PV = PMT (1.833) = 100(1.833)= $183.30

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    Two types of problems in Accounting

    1. Present value of a single future dollar amounts

    2. Present value of an annuity (equal future payments)

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    This table contains factors that convert future cash flows into the present value of those cash flows.

    Period 1% 4% 6% 8% 10% 15% 20%1 0.9901 0.9615 0.9434 0.9259 0.9091 0.8696 0.83332 0.9803 0.9246 0.8900 0.8573 0.8264 0.7561 0.69443 0.9706 0.8890 0.8396 0.7938 0.7513 0.6575 0.57874 0.9610 0.8548 0.7921 0.7350 0.6830 0.5718 0.48235 0.9515 0.8219 0.7473 0.6806 0.6209 0.4972 0.4019

    6 0.9420 0.7903 0.7050 0.6302 0.5645 0.4323 0.33497 0.9327 0.7599 0.6651 0.5835 0.5132 0.3759 0.27918 0.9235 0.7307 0.6274 0.5403 0.4665 0.3269 0.23269 0.9143 0.7026 0.5919 0.5002 0.4241 0.2843 0.193810 0.9053 0.6756 0.5584 0.4632 0.3855 0.2472 0.1615

    11 0.8963 0.6496 0.5268 0.4289 0.3505 0.2149 0.134612 0.8874 0.6246 0.4970 0.3971 0.3186 0.1869 0.112213 0.8787 0.6006 0.4688 0.3677 0.2897 0.1625 0.093514 0.8700 0.5775 0.4423 0.3405 0.2633 0.1413 0.077915 0.8613 0.5553 0.4173 0.3152 0.2394 0.1229 0.0649

    16 0.8528 0.5339 0.3936 0.2919 0.2176 0.1069 0.054117 0.8444 0.5134 0.3714 0.2703 0.1978 0.0929 0.045118 0.8360 0.4936 0.3503 0.2502 0.1799 0.0808 0.037619 0.8277 0.4746 0.3305 0.2317 0.1635 0.0703 0.0313

    20 0.8195 0.4564 0.3118 0.2145 0.1486 0.0611 0.0261

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    This table contains factors that convert equal future payments into the present value of those cash flows.

    Period 1% 4% 6% 8% 10% 15% 20%1 0.9901 0.9615 0.9434 0.9259 0.9091 0.8696 0.83332 1.9704 1.8861 1.8334 1.7833 1.7355 1.6257 1.52783 2.9410 2.7751 2.6730 2.5771 2.4869 2.2832 2.10654 3.9020 3.6299 3.4651 3.3121 3.1699 2.8550 2.58875 4.8534 4.4518 4.2124 3.9927 3.7908 3.3522 2.9906

    6 5.7955 5.2421 4.9173 4.6229 4.3553 3.7845 3.32557 6.7282 6.0021 5.5824 5.2064 4.8684 4.1604 3.60468 7.6517 6.7327 6.2098 5.7466 5.3349 4.4873 3.83729 8.5660 7.4353 6.8017 6.2469 5.7590 4.7716 4.031010 9.4713 8.1109 7.3601 6.7101 6.1446 5.0188 4.1925

    11 10.3676 8.7605 7.8869 7.1390 6.4951 5.2337 4.327112 11.2551 9.3851 8.3838 7.5361 6.8137 5.4206 4.439213 12.1337 9.9856 8.8527 7.9038 7.1034 5.5831 4.532714 13.0037 10.5631 9.2950 8.2442 7.3667 5.7245 4.610615 13.8651 11.1184 9.7122 8.5595 7.6061 5.8474 4.6755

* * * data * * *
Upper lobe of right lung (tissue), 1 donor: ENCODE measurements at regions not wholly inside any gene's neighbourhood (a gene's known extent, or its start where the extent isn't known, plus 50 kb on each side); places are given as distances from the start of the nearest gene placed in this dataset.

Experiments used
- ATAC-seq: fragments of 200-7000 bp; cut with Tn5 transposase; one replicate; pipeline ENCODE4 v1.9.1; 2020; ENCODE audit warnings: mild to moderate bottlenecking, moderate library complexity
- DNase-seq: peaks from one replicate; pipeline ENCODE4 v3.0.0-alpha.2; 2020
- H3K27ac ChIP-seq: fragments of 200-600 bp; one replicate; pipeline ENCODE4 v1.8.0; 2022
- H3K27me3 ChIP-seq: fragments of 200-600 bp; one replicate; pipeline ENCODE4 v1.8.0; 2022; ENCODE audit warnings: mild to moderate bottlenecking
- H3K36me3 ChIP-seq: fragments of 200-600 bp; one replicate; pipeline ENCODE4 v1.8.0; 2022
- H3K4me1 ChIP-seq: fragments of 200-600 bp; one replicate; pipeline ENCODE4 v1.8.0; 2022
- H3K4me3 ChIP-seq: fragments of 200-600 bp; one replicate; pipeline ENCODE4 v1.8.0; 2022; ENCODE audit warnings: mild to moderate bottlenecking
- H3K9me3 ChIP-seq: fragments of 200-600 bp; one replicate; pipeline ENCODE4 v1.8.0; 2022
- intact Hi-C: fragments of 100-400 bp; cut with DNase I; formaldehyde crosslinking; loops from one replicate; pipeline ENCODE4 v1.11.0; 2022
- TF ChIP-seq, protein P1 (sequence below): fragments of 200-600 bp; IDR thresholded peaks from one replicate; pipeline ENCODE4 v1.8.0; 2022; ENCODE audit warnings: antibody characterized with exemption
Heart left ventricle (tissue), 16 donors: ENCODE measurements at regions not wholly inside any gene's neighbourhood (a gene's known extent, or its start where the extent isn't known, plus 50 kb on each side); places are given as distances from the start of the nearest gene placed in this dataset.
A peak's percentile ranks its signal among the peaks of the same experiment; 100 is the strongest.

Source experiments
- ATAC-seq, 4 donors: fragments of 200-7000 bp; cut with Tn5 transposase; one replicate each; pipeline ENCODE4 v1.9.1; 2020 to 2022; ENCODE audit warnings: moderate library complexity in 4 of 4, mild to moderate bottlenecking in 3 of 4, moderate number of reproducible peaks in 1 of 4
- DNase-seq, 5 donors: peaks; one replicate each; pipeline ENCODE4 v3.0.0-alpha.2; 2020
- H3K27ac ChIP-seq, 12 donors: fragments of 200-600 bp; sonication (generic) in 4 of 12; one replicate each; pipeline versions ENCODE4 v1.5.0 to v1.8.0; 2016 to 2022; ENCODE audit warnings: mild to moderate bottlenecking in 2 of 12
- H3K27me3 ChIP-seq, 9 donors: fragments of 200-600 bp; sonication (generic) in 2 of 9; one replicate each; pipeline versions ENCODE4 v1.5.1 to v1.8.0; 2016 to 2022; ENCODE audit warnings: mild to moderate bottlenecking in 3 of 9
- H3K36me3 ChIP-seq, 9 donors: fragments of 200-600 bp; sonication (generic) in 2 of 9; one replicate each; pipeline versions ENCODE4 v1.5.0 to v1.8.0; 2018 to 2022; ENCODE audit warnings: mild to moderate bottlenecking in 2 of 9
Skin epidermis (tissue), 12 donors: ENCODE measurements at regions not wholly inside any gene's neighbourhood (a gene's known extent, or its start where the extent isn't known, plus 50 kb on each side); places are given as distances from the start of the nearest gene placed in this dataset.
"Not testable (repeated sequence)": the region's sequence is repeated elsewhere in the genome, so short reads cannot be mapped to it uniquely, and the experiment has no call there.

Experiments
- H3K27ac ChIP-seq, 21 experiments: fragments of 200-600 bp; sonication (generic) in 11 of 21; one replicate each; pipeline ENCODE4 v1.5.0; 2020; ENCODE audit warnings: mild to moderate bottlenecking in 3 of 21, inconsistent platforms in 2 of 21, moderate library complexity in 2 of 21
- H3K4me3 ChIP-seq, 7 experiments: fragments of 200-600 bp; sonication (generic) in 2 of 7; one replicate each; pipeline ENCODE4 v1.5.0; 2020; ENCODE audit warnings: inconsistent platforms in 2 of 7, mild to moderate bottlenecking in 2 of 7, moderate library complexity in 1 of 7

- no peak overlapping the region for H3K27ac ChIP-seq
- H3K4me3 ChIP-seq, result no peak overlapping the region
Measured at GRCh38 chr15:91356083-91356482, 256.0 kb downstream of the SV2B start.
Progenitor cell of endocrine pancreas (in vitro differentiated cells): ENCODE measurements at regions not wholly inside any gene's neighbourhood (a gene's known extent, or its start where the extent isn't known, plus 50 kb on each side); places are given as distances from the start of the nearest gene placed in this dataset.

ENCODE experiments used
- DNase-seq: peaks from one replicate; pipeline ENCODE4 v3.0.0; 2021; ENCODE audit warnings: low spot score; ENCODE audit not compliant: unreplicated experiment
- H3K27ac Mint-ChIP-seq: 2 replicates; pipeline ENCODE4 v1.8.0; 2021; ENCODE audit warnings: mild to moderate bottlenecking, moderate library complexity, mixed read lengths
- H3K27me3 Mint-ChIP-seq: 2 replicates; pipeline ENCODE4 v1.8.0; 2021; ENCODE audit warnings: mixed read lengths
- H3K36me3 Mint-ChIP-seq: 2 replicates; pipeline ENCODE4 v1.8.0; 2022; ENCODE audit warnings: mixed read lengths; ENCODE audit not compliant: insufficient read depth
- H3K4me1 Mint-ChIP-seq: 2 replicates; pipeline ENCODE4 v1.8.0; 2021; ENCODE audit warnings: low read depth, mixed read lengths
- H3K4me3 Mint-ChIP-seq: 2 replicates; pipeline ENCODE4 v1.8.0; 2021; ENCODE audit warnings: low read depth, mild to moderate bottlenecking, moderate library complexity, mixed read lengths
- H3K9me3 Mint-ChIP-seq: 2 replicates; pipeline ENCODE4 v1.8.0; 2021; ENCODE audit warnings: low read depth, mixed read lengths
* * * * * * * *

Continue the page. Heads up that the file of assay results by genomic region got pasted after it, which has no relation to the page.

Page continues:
16 14.7179 11.6523 10.1059 8.8514 7.8237 5.9542 4.729617 15.5623 12.1657 10.4773 9.1216 8.0216 6.0472 4.774618 16.3983 12.6593 10.8276 9.3719 8.2014 6.1280 4.812219 17.2260 13.1339 11.1581 9.6036 8.3649 6.1982 4.8435

    20 18.0456 13.5903 11.4699 9.8181 8.5136 6.2593 4.8696

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    BondsA. Bond Definitions - interest rates

    i) Stated, coupon, or nominal rate =

    ii) Effective, yield, or market rate=

    Cash interest =

    Interest expense =

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    B. Bond Prices - an exampleExample: Suppose you issue a 3-year, 12%, $1,000 bond that pays semiannualinterest. How much will the bond sell for if the bond yield is 16%? 8%?

    What are the bond's cash flows?

    To Yield 8%

    To Yield 16%

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    D. Bond amortization tables - 8% bond yieldEFFECTIVE INTEREST METHOD (Method One)

    Premium Amortization

    (1) (2) (3) (4)Payment Interest Carrying

    Number Expense Cash Amortization Value$1,105.00

    1 60

    2 60

    3 60

    4 60

    5 60

    6 60 1,000.00

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    STRAIGHT-LINE METHOD (Method Two)(1) (2) (3) (4)

    Payment Interest CarryingNumber Expense Cash Amortization Value

    $1,105.00

    1 60

    2 60

    3 60

    4 60

    5 606 60 1,000.00

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    E.Interest Journal entries

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    EFFECTIVE INTEREST METHODDiscountAmortization

    (1) (2) (3) (4)Payment Interest Carrying

    Number Expense Cash Amortization Value

    $907.541 72.60 60 12.60 920.14

    2 73.61 60 13.61 933.75

    3 74.70 60 14.70 948.46

    4 75.88 60 15.88 964.33

    5 77.15 60 17.15 981.48

    6 78.52 60 18.52 1,000.00

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    F. Early Extinguishments of DebtSuppose that a bond was listed on the Balance Sheet with a carrying value of $960. Theface value was $1,000 with a discount of $40. The company that issued the bond

    purchased the bond on the market and retired the bond. The company paid $900 cash.What is the impact on the Income Statement?